San Marcos Greenbelt Alliance •  107 E. Hopkins St. Suite 121A; San Marcos, Texas 78666

The Loop


St. Mark’s Episcopal Church Launches Environmental Program for Kids

Spotting a butterfly in a mountain laurel

Believing that creation care is central to its theology, the Episcopal Church has for years encouraged its members to work for environmental justice and protection. This is true not just on the national level, where an entire department advocates for everything from policies mitigating greenhouse gases to the development of renewable energy, but also in local congregations.

Here in San Marcos, the Environmental Stewardship Committee of St. Mark’s Episcopal Church has been at work for more than two decades, offering creation care activities and study materials to the parish and advocating environmental awareness in the day-to-day operations of the church.

Now, under the leadership of Tamara and Jack Downey, a group of parents at St. Mark’s has created the Youth Environmental Stewardship program, an effort to involve the children of the parish in the work of creation care.

Studying the scavenger hunt list

“We hope to provide an outlet for environmental education specifically toward the Texas Hill Country area and service opportunities for children,” says Tamara Downey, Director of Children and Family Ministries at the church. “Many of our parents were the driving force behind creating a group to encourage awareness and service.”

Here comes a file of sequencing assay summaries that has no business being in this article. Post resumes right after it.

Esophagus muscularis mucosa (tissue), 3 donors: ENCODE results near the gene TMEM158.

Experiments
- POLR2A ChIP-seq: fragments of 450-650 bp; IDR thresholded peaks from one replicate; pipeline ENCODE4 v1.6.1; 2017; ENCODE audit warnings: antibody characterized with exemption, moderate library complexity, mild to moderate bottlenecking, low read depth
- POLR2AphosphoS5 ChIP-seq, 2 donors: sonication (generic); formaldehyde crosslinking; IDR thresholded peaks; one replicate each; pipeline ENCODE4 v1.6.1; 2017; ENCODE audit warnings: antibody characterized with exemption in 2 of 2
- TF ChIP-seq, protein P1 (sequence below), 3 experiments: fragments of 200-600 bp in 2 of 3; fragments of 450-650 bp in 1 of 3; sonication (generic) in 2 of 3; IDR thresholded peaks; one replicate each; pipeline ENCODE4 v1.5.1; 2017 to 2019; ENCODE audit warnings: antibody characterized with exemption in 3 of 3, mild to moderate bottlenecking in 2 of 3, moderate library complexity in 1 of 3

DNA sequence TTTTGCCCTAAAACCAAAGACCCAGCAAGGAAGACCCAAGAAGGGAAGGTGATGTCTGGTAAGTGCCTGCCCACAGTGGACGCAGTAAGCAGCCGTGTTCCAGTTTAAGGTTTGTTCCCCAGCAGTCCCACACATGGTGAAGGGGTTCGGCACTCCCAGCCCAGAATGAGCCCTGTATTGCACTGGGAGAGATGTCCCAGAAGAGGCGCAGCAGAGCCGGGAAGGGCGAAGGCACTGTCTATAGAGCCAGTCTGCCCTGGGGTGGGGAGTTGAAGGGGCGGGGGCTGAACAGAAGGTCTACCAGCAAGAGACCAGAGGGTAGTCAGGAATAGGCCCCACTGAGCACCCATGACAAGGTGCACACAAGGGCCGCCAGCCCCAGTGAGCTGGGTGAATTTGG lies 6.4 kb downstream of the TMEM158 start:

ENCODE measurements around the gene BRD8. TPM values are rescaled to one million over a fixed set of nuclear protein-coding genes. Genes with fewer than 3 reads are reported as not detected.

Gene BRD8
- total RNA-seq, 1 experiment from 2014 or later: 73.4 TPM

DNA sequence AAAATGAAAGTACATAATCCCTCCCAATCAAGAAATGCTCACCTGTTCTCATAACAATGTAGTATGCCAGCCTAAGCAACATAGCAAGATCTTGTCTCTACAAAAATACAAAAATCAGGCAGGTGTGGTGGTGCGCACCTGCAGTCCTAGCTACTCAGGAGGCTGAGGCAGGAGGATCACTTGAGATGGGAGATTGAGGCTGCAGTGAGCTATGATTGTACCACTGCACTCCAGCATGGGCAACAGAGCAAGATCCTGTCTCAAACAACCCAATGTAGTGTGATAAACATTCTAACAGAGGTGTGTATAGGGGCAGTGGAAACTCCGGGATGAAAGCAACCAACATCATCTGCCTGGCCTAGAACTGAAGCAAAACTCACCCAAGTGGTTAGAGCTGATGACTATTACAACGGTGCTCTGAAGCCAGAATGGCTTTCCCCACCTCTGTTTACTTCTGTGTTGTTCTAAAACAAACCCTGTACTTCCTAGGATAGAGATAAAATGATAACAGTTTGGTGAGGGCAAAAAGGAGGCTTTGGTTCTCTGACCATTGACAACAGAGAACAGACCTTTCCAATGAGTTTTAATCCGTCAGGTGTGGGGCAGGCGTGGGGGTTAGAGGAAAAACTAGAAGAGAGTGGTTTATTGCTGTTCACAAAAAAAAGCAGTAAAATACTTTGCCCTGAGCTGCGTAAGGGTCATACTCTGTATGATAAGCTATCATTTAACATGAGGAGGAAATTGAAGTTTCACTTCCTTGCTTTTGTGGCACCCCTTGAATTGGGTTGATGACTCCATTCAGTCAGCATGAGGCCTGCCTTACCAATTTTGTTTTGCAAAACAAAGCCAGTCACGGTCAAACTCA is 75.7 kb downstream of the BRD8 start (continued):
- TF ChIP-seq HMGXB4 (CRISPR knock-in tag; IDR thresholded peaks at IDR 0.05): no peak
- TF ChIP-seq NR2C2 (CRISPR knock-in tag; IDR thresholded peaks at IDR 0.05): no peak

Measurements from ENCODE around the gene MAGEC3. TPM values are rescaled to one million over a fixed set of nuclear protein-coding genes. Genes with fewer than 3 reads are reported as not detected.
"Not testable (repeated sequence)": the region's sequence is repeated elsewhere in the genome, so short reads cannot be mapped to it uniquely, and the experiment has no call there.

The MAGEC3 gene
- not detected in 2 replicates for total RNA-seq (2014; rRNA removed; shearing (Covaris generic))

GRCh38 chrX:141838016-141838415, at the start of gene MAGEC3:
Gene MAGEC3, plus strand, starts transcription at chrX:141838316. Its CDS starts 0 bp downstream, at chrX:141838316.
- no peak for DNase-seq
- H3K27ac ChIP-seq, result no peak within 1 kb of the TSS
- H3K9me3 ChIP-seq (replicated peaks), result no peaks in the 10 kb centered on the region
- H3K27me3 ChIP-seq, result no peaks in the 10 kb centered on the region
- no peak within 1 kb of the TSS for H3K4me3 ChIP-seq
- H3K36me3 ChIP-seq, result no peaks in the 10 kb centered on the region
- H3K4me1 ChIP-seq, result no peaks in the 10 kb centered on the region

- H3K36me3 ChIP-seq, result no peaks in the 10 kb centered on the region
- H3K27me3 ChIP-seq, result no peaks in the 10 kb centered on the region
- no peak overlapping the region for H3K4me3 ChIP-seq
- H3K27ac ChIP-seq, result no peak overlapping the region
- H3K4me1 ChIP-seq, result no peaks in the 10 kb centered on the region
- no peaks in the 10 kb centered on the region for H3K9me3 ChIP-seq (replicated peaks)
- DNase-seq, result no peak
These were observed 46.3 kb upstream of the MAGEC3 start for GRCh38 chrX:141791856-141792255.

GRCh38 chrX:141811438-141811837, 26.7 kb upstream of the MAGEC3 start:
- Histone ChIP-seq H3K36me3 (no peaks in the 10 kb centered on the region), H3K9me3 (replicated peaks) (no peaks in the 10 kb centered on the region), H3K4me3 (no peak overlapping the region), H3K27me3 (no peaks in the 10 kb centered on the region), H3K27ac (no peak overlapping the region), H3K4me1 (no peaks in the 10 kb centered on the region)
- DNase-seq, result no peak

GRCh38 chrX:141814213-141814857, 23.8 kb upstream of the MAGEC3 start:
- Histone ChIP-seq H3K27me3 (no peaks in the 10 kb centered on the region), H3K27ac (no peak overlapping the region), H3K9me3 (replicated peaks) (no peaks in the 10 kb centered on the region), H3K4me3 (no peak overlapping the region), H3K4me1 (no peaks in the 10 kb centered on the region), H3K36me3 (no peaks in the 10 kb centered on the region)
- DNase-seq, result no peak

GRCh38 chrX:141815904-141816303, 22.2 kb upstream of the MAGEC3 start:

At their first meeting on a Sunday in late March, the kids and their parents gathered on the back portico of the parish hall to enjoy pizza and to go over the instructions for the scavenger hunt that would follow. The focus that day was pollinators, and the kids were to look around the church campus to see what they could find amid the wildflowers and blooming mountain laurels. Though they didn’t see any hummingbirds that day, most of the children were successful in spotting a variety of insects.

A former teacher herself, Downey will be relying on others to help create opportunities for the participants in the future. “We have many Texas Master Naturalists at St. Mark’s and others that have those same interests in creation care,” she says.

Jack Downey, too, will play an important role in the program. “Jack is a project and education program director at Headwaters on the Comal in New Braunfels and a Texas Master Naturalist,” Tamara says of her husband. “He is providing educational pieces created by this non-profit.”

In writing about what he calls “nature deficit disorder” among children, Richard Louv has noted, “We cannot protect something we do not love, we cannot love what we do not know, and we cannot know what we do not see. And touch. And hear.” As Tamara Downey and her fellow parents at St. Mark’s know, encouraging young children to see, touch and hear the world around them is indeed the first step in enabling them to love and care for that world.

(left) prairie verbena; (right) collapsed in a sandbox after a tiring scavenger hunt

Moth wing

Text and photos by Susan Hanson, Outreach Committee Chair and editor of The Loop.

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